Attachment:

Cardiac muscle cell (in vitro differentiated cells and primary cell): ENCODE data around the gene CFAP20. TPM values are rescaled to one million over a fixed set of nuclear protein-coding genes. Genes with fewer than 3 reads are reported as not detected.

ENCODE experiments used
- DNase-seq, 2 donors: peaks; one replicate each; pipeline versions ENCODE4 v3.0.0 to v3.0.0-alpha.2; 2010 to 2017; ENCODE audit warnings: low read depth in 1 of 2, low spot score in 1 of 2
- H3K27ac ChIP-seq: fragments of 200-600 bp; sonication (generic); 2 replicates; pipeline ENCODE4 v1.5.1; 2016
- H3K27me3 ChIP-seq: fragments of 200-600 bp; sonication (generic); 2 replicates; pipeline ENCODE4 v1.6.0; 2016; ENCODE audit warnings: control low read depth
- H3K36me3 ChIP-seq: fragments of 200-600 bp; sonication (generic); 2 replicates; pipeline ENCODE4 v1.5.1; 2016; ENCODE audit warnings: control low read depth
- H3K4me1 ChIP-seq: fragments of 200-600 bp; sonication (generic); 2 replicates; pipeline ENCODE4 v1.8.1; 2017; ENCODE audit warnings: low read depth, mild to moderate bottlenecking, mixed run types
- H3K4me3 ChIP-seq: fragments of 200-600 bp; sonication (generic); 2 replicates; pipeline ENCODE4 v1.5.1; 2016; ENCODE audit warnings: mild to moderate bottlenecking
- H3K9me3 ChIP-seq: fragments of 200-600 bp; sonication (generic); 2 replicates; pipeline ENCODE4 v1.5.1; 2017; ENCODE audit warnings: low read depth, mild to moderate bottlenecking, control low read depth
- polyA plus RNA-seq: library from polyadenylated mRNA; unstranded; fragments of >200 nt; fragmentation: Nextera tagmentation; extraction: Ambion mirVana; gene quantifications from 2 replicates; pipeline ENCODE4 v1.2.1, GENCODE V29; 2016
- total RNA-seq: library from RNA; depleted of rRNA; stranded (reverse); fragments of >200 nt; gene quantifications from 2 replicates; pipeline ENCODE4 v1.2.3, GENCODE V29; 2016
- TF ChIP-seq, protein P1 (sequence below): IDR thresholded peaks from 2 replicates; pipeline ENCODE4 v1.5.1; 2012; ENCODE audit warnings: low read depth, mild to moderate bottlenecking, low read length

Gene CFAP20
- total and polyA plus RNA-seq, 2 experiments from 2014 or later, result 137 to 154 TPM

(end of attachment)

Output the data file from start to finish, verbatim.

Cardiac muscle cell (in vitro differentiated cells and primary cell): ENCODE data around the gene CFAP20. TPM values are rescaled to one million over a fixed set of nuclear protein-coding genes. Genes with fewer than 3 reads are reported as not detected.

ENCODE experiments used
- DNase-seq, 2 donors: peaks; one replicate each; pipeline versions ENCODE4 v3.0.0 to v3.0.0-alpha.2; 2010 to 2017; ENCODE audit warnings: low read depth in 1 of 2, low spot score in 1 of 2
- H3K27ac ChIP-seq: fragments of 200-600 bp; sonication (generic); 2 replicates; pipeline ENCODE4 v1.5.1; 2016
- H3K27me3 ChIP-seq: fragments of 200-600 bp; sonication (generic); 2 replicates; pipeline ENCODE4 v1.6.0; 2016; ENCODE audit warnings: control low read depth
- H3K36me3 ChIP-seq: fragments of 200-600 bp; sonication (generic); 2 replicates; pipeline ENCODE4 v1.5.1; 2016; ENCODE audit warnings: control low read depth
- H3K4me1 ChIP-seq: fragments of 200-600 bp; sonication (generic); 2 replicates; pipeline ENCODE4 v1.8.1; 2017; ENCODE audit warnings: low read depth, mild to moderate bottlenecking, mixed run types
- H3K4me3 ChIP-seq: fragments of 200-600 bp; sonication (generic); 2 replicates; pipeline ENCODE4 v1.5.1; 2016; ENCODE audit warnings: mild to moderate bottlenecking
- H3K9me3 ChIP-seq: fragments of 200-600 bp; sonication (generic); 2 replicates; pipeline ENCODE4 v1.5.1; 2017; ENCODE audit warnings: low read depth, mild to moderate bottlenecking, control low read depth
- polyA plus RNA-seq: library from polyadenylated mRNA; unstranded; fragments of >200 nt; fragmentation: Nextera tagmentation; extraction: Ambion mirVana; gene quantifications from 2 replicates; pipeline ENCODE4 v1.2.1, GENCODE V29; 2016
- total RNA-seq: library from RNA; depleted of rRNA; stranded (reverse); fragments of >200 nt; gene quantifications from 2 replicates; pipeline ENCODE4 v1.2.3, GENCODE V29; 2016
- TF ChIP-seq, protein P1 (sequence below): IDR thresholded peaks from 2 replicates; pipeline ENCODE4 v1.5.1; 2012; ENCODE audit warnings: low read depth, mild to moderate bottlenecking, low read length

Gene CFAP20
- total and polyA plus RNA-seq, 2 experiments from 2014 or later, result 137 to 154 TPM